Kiwi charity at forefront of fight against climate change

A Kiwi environmental charity is aiming to plant more than 12,000 trees by the end of Saturday as a report into climate change indicates its the best way to fight global warming. 

The study says planting a trillion trees is the cheapest solution, and former Young New Zealander of the Year Sam Judd is ready to do more than his bit. 

Judd is working with Waikato businesses and charities as well as the Waikato Regional Council to plant 12,500 trees by the end of Saturday.

The co-founder of Sustainable Coastlines joined forces the community groups and they spent Friday at Lovells Rd in Cambridge to meet their goal. 

Supported by local schools and Black Sticks hockey team members, Judd says the efforts of nearly 150 volunteers put them ahead of their original target of 10,000 trees.

He told Newshub nearly 6000 trees had been planted on Friday, with another full day of mucking in planned for Saturday.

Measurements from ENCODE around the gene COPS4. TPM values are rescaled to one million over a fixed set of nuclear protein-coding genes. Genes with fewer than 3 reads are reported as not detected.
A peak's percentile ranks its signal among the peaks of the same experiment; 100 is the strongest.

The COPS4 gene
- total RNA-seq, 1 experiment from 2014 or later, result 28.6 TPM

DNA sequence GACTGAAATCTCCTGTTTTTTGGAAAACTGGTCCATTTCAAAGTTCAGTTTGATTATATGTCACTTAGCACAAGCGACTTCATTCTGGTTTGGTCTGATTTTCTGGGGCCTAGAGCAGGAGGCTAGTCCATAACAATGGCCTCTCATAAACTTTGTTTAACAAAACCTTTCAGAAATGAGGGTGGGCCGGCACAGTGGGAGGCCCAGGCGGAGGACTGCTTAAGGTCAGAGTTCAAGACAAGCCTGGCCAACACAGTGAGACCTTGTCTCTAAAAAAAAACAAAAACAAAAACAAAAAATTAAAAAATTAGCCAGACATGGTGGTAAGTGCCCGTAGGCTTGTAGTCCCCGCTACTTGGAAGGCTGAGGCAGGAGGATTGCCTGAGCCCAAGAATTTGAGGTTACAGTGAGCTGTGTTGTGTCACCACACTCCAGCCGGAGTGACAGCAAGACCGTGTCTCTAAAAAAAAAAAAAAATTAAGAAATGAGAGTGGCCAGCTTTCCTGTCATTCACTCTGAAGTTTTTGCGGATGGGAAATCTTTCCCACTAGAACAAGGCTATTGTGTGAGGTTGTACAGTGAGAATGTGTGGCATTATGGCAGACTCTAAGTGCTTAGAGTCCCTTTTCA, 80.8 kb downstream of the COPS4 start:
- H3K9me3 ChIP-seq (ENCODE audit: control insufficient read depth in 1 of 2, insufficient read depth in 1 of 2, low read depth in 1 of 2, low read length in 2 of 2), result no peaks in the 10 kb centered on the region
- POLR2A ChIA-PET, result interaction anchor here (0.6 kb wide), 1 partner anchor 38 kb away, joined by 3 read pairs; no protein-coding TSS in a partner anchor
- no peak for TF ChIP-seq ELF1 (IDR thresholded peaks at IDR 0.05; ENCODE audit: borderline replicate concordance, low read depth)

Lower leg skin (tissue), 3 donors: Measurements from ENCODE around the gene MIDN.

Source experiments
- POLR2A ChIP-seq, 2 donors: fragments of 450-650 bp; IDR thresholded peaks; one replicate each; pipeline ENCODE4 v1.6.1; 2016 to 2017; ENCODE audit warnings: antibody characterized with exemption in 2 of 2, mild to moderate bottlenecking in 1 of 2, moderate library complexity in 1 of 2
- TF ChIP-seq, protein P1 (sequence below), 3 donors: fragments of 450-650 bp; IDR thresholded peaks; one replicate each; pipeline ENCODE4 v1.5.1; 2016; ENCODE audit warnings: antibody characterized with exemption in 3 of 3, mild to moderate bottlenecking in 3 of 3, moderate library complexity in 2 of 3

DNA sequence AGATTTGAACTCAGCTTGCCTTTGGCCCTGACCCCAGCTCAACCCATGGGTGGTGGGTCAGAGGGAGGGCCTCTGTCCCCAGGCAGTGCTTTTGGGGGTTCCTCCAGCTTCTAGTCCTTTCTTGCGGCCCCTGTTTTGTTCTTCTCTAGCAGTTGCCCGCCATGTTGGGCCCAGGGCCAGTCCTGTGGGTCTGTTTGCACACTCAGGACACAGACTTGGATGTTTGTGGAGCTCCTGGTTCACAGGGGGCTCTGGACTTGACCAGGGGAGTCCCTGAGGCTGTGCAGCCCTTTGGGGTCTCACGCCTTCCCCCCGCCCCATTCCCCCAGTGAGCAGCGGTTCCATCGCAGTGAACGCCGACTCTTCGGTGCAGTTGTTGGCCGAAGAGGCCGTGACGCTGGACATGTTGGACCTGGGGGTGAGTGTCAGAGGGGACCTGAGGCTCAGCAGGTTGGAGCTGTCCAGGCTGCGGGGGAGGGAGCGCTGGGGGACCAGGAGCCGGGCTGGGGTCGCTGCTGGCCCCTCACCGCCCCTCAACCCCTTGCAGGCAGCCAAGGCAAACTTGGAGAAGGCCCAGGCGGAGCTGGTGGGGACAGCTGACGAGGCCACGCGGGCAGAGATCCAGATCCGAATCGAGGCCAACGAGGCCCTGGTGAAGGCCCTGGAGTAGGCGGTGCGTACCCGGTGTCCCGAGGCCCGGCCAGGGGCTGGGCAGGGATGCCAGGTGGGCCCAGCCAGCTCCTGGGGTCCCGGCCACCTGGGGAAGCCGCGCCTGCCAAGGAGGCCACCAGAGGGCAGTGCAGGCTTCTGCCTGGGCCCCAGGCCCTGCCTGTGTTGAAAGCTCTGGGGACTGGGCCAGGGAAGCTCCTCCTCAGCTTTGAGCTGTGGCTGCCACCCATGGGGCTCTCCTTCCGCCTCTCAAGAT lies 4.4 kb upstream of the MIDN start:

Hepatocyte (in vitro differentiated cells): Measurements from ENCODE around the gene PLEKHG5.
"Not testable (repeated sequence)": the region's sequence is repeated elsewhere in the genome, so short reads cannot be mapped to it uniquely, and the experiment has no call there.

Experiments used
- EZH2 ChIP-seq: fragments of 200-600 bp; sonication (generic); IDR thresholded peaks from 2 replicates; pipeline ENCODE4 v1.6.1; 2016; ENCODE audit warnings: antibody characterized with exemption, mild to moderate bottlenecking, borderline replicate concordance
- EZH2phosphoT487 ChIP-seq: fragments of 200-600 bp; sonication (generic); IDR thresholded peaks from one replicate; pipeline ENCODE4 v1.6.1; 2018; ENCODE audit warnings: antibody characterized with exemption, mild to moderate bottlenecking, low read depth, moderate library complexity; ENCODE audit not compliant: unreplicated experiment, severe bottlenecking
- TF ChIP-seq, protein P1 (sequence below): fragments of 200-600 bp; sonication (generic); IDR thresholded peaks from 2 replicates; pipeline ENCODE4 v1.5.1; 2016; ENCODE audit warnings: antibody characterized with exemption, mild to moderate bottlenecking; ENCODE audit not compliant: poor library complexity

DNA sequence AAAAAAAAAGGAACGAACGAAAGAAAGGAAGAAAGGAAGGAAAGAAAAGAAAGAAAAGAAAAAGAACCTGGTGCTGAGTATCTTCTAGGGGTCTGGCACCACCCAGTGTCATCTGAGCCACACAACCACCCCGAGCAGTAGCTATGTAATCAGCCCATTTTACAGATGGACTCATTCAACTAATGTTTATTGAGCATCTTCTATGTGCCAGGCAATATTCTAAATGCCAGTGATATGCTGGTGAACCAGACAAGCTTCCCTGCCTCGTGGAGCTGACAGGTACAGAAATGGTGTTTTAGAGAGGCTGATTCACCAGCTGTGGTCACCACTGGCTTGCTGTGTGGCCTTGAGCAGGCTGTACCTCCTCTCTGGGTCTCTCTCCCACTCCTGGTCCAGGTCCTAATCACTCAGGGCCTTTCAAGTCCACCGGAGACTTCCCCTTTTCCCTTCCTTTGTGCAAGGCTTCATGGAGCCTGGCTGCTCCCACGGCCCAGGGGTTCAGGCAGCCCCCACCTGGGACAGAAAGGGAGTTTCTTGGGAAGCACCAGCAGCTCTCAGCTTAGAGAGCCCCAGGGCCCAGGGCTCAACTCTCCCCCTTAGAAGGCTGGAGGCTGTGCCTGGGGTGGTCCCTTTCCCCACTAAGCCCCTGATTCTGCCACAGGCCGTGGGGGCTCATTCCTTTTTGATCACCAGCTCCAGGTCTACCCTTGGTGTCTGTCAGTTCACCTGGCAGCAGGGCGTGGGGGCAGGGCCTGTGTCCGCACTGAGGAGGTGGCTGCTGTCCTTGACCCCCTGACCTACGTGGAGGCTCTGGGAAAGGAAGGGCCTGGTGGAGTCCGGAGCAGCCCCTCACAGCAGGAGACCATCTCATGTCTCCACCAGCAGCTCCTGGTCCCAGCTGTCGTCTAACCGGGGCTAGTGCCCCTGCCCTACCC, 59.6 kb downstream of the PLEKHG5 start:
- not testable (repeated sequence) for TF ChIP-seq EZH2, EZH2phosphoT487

"We've been smashing it," Judd told Newshub.

"It is the best thing that New Zealanders can do to address climate change; is plant trees on marginal land like this.

"If you look at the recent State of the Environment report, we are going in a bad trajectory when it comes to loss of threatened, native species."

The Environment Aotearoa report found 90 percent of our seabirds and 76 percent of our freshwater fish are at risk of extinction.

Once the project was complete, Judd hoped a number of native species, such as long-finned eels, would be able to thrive in the wetland environment.

"I think the key thing that we need to do is scale up on these types of efforts.

"We need to engage with multiple different groups in the community."

Judd said they were proving when lots of groups come together for one cause, a difference can be made.

"We can actually start to see some hope in people that we can change some of those things that aren't going so well.

"Tomorrow [Saturday] is an open day for the public, and we're able to cater for very lunch numbers - we're looking for as many people as we can to just scale it up.

"The goal was 10,000 - I reckon we'll be able to get to about 12,500."

Architectural Profiles Ltd (APL), ANZ and local charity the Ngati Haua Mahi Trust collaborated with them on the project.

"We will continue to strive towards creating a better future for generations to come," said Mikayla Plaw - APL general manager of organisational development and sustainability.

"The Waikato is our primary home and playground, we will therefore continue to support and enhance the region's environment."